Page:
Resources > Medigap
A Medicare supplement (Medigap) insurance, sold by private companies, can help pay some of the health care costs that Original Medicare doesn’t cover, like a copayment, coinsurance, and your deductible. Some Medigap policies also offer coverage for services that Original Medicare doesn’t cover, like medical care when you travel outside the U.S.
If you have Original Medicare, and you buy a Medigap policy, Medicare will pay its share of the Medicare-approved amount for covered health care costs, and then your Medigap policy will pay it’s share, minimizing your out-of-pocket costs.
A Medigap policy is different from a Medicare Advantage Plan. Medicare Advantage provides a way to get Medicare benefits, while a Medigap policy is a supplement to your Original Medicare benefits.
Eight things to know about Medigap policies:
- You must have Medicare Part A and Part B.
- If you have a Medicare Advantage Plan, you can apply for a Medigap policy, but make sure you can leave the Medicare Advantage Plan before your Medigap policy begins.
- You pay the private insurance company a monthly premium for your Medigap policy in addition to the monthly Part B premium that you pay to Medicare.
- A Medigap policy only covers one person. If you and your spouse both want Medigap coverage, you’ll each have to buy separate policies.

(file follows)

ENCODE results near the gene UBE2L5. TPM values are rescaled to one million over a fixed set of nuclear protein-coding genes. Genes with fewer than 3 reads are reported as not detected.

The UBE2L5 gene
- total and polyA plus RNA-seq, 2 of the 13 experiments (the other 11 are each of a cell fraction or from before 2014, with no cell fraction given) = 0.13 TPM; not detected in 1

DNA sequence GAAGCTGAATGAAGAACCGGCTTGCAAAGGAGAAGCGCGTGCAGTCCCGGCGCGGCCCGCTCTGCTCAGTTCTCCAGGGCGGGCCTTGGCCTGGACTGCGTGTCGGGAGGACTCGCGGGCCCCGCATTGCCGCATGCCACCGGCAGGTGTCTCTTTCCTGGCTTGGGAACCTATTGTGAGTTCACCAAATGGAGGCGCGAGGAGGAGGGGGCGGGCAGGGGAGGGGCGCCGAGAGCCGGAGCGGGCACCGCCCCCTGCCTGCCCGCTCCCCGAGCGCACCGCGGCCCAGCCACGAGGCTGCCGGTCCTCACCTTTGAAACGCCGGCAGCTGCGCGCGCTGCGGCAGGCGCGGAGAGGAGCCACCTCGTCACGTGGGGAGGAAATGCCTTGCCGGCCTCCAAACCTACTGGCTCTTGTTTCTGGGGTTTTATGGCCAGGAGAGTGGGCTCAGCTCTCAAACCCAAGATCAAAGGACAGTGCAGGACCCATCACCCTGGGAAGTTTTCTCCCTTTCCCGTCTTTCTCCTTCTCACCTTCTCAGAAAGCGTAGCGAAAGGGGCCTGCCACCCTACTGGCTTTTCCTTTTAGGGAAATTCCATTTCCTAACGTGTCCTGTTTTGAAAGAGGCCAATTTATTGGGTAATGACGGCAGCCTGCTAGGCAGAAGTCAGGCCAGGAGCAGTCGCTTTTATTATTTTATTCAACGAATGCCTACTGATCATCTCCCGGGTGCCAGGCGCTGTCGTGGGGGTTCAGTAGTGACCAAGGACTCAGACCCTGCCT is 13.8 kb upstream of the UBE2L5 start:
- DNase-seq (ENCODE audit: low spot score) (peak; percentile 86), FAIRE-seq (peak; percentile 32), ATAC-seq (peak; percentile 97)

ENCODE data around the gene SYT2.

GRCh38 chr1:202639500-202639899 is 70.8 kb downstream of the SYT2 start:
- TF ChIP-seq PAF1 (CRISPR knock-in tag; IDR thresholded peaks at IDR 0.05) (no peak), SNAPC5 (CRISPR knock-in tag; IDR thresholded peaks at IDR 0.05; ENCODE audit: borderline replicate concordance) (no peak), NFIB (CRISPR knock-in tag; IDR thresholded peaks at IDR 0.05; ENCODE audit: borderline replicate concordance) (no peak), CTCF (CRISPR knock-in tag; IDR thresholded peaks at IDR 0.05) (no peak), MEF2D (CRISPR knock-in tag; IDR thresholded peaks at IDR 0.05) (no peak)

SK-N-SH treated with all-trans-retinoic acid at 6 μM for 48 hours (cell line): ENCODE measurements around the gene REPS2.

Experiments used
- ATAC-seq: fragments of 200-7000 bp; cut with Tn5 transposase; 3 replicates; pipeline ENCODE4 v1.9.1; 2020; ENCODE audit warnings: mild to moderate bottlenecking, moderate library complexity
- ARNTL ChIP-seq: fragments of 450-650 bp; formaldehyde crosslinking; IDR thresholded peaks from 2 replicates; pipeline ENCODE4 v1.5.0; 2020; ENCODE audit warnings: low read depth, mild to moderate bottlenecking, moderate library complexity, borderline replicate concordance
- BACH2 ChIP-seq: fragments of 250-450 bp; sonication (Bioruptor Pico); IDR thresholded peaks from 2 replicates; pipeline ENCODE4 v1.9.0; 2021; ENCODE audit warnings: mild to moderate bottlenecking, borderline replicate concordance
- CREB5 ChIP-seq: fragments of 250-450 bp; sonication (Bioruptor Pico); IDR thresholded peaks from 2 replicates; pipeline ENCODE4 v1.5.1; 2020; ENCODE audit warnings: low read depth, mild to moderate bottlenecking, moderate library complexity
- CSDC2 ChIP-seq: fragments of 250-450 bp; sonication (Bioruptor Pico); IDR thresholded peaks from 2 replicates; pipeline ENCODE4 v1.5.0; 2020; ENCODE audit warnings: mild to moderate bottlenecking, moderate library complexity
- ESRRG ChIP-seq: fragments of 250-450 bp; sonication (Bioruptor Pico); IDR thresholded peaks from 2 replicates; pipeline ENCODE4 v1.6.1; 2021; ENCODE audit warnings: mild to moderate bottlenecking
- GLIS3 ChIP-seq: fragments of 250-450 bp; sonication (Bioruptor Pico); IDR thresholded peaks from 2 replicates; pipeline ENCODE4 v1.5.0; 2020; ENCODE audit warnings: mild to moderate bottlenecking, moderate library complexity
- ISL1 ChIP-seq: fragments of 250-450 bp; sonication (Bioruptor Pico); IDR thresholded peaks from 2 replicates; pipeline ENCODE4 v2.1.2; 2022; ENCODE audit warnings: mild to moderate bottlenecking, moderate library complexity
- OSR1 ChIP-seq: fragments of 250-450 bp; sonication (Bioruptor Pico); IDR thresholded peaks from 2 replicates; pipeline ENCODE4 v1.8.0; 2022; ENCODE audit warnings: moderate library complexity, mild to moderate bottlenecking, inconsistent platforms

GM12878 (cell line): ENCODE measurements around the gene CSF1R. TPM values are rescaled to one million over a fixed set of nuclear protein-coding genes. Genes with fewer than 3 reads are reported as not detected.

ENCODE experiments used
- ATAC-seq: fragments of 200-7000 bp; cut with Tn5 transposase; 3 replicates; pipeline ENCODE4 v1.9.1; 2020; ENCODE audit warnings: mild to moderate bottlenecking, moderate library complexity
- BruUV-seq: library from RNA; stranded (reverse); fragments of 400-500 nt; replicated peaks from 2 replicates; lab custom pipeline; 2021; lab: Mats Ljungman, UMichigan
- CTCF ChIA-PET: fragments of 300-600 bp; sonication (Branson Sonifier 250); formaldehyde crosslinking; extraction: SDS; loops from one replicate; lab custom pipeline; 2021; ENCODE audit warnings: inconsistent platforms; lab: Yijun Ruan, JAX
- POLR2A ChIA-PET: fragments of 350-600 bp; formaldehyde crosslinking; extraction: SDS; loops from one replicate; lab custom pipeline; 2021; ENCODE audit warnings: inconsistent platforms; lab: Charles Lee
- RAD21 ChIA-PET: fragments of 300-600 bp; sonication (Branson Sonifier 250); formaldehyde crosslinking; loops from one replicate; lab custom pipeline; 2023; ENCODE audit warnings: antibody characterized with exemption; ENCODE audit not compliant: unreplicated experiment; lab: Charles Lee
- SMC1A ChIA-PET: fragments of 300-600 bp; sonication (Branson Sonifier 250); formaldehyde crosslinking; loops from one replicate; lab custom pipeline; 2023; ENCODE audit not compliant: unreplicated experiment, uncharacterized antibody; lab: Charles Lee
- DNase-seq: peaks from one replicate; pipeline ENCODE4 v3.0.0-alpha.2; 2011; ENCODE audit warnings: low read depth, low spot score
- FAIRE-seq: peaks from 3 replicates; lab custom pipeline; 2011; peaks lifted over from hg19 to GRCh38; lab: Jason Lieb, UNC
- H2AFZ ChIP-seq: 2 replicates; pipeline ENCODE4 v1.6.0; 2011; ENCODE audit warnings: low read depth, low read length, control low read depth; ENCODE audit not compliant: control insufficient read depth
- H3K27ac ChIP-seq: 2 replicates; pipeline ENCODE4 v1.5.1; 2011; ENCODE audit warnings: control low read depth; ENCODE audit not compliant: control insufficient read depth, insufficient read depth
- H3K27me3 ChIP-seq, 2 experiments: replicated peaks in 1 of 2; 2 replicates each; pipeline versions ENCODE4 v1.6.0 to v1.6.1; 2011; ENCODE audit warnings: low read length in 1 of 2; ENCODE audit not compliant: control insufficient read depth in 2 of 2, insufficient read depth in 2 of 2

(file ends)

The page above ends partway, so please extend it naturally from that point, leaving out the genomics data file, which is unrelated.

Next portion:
- You can buy a Medigap policy from any insurance company that’s licensed in your state to sell one.
- Any standardized Medigap policy is guaranteed renewable even if you have health problems. This means the insurance company can’t cancel your Medigap policy as long as you pay the premium.
- Some Medigap policies sold in the past cover prescription drugs, but Medigap policies sold after January 1, 2006 aren’t allowed to include prescription drug coverage. If you want prescriptions drug coverage, you can join a Medicare Prescription Drug Plan (Part D).
- It’s illegal for anyone to sell you a Medigap policy if you have a Medicare Medical Savings Account (MSA) Plan.
Some Medigap policy exclusions:
- Long-term care
- Vision and dental care
- Hearing aids
- Private duty nursing
These insurance plans are NOT Medigap:
- Medicare Advantage Plans (like an HMO, PPO, or Private Fee-for-Service Plan)
- Medicare Prescription Drug Plans
- Employer or union plans, including the Federal Employees Health Benefits Program (FEHBP)
- Veterans benefits
- Long-term care insurance policies
- Indian Health Service, Tribal, and Urban Indian Health plans